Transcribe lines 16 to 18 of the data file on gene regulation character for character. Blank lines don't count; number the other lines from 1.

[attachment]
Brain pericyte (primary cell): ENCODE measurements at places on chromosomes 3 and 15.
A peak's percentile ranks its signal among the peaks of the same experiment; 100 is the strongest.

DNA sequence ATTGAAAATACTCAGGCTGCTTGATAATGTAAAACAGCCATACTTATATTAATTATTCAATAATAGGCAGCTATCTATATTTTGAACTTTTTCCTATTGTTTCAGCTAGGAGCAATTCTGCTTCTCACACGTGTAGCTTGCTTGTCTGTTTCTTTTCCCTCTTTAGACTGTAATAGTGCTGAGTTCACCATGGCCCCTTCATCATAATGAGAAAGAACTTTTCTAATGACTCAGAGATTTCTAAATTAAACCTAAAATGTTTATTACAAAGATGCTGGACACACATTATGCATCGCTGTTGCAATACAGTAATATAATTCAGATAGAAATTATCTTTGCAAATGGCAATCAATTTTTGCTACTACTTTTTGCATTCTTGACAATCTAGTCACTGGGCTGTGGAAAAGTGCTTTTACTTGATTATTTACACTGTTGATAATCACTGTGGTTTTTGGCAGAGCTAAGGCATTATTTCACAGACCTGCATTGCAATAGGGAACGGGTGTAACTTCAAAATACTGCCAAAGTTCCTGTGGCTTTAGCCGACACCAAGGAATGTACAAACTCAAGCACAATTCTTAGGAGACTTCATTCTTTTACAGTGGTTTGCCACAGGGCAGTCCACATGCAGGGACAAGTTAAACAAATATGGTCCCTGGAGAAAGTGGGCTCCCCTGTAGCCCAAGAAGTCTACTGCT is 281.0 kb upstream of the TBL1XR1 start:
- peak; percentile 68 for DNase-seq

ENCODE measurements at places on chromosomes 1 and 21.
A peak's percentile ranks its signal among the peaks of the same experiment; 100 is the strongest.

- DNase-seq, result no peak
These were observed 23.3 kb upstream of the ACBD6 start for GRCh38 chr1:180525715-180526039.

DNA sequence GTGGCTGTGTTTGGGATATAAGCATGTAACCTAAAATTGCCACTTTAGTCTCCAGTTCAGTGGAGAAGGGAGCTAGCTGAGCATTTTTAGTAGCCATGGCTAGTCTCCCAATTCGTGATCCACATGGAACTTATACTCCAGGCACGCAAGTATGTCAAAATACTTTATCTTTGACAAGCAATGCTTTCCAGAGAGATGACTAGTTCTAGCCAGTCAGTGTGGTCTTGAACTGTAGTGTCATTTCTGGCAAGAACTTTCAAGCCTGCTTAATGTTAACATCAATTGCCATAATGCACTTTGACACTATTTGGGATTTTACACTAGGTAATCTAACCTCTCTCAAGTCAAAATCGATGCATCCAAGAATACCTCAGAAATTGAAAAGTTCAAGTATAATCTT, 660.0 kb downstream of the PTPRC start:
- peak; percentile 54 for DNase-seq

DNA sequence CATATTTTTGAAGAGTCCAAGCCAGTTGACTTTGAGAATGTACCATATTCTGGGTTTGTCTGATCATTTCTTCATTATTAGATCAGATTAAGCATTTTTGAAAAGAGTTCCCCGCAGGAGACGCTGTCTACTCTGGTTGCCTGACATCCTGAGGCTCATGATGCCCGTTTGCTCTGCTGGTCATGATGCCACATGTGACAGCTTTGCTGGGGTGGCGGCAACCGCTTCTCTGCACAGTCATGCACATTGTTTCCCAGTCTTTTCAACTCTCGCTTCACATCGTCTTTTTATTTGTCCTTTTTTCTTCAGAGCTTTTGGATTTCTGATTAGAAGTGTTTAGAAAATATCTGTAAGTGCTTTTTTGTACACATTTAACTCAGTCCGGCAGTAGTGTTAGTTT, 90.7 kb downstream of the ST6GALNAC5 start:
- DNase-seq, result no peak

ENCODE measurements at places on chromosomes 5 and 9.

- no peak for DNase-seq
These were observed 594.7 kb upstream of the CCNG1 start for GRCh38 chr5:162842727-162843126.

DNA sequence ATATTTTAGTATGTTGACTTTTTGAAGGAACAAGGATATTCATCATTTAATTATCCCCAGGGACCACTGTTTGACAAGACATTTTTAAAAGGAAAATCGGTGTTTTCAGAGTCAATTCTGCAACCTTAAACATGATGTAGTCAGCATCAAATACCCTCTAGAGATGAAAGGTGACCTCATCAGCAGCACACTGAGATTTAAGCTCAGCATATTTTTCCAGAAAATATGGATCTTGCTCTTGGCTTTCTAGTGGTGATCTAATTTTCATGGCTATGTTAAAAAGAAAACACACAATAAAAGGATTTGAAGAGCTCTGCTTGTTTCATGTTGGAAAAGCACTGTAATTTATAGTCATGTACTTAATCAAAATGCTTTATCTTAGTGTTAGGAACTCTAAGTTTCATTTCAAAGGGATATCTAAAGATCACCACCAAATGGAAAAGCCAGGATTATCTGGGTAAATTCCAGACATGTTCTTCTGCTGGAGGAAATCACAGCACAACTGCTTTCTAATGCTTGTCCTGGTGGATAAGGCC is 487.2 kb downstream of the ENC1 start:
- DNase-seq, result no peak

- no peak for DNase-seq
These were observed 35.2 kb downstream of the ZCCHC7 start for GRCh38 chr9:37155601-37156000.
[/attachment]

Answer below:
DNA sequence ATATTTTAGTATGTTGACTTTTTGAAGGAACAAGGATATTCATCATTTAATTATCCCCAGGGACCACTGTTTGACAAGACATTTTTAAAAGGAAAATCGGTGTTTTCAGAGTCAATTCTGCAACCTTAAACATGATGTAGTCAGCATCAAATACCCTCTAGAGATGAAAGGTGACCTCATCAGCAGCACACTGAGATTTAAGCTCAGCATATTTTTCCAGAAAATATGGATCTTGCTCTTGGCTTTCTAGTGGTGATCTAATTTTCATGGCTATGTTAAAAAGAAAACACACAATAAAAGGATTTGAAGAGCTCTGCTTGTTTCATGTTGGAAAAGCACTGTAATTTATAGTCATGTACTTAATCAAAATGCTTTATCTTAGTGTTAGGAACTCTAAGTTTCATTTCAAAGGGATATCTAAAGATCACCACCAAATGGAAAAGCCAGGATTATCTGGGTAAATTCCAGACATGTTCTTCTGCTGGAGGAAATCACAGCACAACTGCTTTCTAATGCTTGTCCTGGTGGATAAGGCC is 487.2 kb downstream of the ENC1 start:
- DNase-seq, result no peak

- no peak for DNase-seq